This applies to life in general in my opinion, not just the gym. Sometimes we can get caught up with people that we think we should like. We’re drawn to something about them, and it might be good or it might be bad. In the past, I was constantly worried about “looking like a dude” if I had muscle. How did that thought get in my head? I had some of the wrong people in my life.

Full disclosure, when I started doing strength training, it was purely for vanity purposes. I wanted to “look good” and have people think that I was attractive or whatever “looking good” entailed. So, when people I was close with started to tell me that I should stop working out because I was starting to look like a man, it really hurt my feelings, and only made me workout more and eat less. What they could have done instead was mentioned that they cared about my health and wanted me to be healthy and happy, OR just not commented on my body that I was so clearly uncomfortable in.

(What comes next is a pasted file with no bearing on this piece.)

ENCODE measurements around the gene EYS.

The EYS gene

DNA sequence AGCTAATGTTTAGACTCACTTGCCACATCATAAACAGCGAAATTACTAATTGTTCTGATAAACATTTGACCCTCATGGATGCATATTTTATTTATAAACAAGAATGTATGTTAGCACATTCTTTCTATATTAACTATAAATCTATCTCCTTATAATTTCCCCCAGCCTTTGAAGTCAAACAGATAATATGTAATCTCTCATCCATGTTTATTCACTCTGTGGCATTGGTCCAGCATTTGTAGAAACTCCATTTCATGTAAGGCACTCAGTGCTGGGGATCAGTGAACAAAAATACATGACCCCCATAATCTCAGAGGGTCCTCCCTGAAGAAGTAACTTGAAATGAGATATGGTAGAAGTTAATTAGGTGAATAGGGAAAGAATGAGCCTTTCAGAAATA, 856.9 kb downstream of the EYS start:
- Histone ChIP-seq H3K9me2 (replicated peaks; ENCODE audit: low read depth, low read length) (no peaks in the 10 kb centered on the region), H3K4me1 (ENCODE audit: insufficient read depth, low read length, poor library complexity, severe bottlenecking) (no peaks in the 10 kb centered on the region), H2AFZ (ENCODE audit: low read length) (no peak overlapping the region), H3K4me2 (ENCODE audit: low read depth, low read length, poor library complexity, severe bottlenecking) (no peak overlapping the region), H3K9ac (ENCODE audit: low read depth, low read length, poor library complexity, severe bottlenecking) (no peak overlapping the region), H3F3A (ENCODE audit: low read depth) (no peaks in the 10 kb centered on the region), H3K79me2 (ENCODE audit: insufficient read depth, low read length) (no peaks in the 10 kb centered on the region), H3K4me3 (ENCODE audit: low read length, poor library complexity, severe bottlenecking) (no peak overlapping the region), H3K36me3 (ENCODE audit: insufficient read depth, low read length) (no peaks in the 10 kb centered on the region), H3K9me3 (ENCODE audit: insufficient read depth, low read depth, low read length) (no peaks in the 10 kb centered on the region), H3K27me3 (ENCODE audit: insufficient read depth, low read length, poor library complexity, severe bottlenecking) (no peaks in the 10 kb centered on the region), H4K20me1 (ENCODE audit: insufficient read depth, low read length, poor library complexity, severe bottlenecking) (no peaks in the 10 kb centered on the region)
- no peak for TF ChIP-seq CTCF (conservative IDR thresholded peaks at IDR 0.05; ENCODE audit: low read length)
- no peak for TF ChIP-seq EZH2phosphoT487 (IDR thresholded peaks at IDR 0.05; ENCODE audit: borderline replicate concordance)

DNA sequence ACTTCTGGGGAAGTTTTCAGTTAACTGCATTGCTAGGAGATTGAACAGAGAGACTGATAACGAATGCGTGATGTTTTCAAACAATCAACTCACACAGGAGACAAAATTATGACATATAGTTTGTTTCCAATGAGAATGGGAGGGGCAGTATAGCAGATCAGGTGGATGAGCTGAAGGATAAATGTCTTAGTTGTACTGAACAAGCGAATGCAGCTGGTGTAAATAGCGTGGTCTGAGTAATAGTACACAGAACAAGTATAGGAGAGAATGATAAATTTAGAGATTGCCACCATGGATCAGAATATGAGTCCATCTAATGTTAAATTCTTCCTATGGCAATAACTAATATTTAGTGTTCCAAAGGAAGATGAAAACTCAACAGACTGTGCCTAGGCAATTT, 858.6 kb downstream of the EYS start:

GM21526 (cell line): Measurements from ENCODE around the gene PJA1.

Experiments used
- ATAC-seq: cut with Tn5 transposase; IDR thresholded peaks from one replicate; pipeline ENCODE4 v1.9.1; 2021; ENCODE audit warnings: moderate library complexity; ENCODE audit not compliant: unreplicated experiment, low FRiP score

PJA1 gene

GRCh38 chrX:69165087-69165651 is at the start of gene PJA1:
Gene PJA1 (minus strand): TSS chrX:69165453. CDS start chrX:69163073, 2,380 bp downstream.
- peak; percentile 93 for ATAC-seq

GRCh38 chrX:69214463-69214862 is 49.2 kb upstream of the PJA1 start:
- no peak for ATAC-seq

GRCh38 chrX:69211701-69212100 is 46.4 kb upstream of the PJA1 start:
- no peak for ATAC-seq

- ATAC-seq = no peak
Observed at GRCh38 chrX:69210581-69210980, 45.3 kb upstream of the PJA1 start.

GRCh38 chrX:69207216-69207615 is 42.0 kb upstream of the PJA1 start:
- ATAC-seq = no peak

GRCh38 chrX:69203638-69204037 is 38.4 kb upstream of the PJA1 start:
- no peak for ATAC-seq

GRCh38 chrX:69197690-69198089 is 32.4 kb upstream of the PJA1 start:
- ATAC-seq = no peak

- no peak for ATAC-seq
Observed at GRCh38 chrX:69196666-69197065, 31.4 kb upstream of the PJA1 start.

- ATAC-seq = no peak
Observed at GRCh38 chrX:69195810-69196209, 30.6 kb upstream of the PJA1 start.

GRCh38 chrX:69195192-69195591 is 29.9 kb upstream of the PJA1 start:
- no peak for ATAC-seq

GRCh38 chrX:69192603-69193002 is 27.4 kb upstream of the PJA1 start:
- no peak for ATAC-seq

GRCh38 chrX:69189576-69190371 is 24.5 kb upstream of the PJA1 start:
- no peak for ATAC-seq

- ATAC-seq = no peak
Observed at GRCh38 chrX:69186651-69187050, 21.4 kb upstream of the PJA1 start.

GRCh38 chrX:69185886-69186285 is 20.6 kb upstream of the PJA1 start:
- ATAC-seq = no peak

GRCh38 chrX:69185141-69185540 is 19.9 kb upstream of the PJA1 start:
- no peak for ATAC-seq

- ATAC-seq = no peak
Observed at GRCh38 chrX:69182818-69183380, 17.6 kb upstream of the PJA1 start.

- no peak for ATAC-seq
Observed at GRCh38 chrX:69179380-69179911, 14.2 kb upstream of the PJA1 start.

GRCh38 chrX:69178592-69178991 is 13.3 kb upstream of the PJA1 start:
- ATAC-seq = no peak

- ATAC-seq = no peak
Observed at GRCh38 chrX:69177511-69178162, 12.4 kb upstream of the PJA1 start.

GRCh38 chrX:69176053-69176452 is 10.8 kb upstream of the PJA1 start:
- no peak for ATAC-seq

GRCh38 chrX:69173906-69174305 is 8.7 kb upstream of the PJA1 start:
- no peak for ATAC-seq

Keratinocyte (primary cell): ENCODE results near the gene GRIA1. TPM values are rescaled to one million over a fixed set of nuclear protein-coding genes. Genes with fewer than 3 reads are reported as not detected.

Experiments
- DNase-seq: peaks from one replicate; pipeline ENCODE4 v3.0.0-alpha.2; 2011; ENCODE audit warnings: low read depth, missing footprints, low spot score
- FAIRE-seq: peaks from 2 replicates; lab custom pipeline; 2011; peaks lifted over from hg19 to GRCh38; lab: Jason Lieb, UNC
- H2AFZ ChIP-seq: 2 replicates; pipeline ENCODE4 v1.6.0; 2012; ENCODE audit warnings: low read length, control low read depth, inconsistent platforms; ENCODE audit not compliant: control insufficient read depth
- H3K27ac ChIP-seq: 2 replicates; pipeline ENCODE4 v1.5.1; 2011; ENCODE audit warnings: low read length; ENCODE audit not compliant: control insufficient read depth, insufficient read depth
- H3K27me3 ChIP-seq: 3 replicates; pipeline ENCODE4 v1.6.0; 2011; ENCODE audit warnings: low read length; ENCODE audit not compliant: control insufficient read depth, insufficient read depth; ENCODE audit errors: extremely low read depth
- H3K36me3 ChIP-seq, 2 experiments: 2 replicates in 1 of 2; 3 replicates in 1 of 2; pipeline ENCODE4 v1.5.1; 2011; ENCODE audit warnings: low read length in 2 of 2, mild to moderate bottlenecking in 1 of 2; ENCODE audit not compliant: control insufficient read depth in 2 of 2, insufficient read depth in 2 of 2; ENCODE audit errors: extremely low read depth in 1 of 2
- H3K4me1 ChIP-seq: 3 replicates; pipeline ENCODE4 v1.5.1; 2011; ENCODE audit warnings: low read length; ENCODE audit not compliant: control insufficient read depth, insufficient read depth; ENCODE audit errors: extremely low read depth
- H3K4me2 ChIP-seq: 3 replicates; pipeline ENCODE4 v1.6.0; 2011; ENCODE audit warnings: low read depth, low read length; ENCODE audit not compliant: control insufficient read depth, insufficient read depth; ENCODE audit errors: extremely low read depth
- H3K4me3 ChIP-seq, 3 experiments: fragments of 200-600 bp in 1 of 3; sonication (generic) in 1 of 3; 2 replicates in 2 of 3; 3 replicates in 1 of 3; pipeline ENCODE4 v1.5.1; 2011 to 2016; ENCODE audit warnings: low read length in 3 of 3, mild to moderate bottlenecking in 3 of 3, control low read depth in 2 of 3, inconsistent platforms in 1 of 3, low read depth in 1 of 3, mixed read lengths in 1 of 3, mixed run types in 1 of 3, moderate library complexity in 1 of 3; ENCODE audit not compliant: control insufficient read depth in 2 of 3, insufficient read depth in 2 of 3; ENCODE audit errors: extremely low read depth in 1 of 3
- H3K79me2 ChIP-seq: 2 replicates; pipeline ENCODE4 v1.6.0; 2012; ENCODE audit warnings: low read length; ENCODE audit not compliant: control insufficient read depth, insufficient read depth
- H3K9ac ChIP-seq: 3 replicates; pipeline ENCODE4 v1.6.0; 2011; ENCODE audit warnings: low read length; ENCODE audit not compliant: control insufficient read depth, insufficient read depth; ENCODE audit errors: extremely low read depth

The cool thing is, I have no hard feelings towards those people. I now see that they were just very unhappy with themselves, and were threatened that I was trying to make myself “better,” while they were perfectly okay with staying unhappy. I didn’t realize at the time those weren’t my people; even though I was wearing dresses, low cut shirts, 6” heels, a full face of makeup, and pretty much anything screaming for attention, I just thought I had to be uncomfortable and eventually I would get used to it. Now that I have amazing individuals in my life, I am wearing what I like and what I am comfortable in, which is workout clothes and Vans/Chucks, or if we’re going somewhere that that is not acceptable or I am feeling “fancy,” it’s jeans, a shirt or tank, and nicer Vans/Chucks.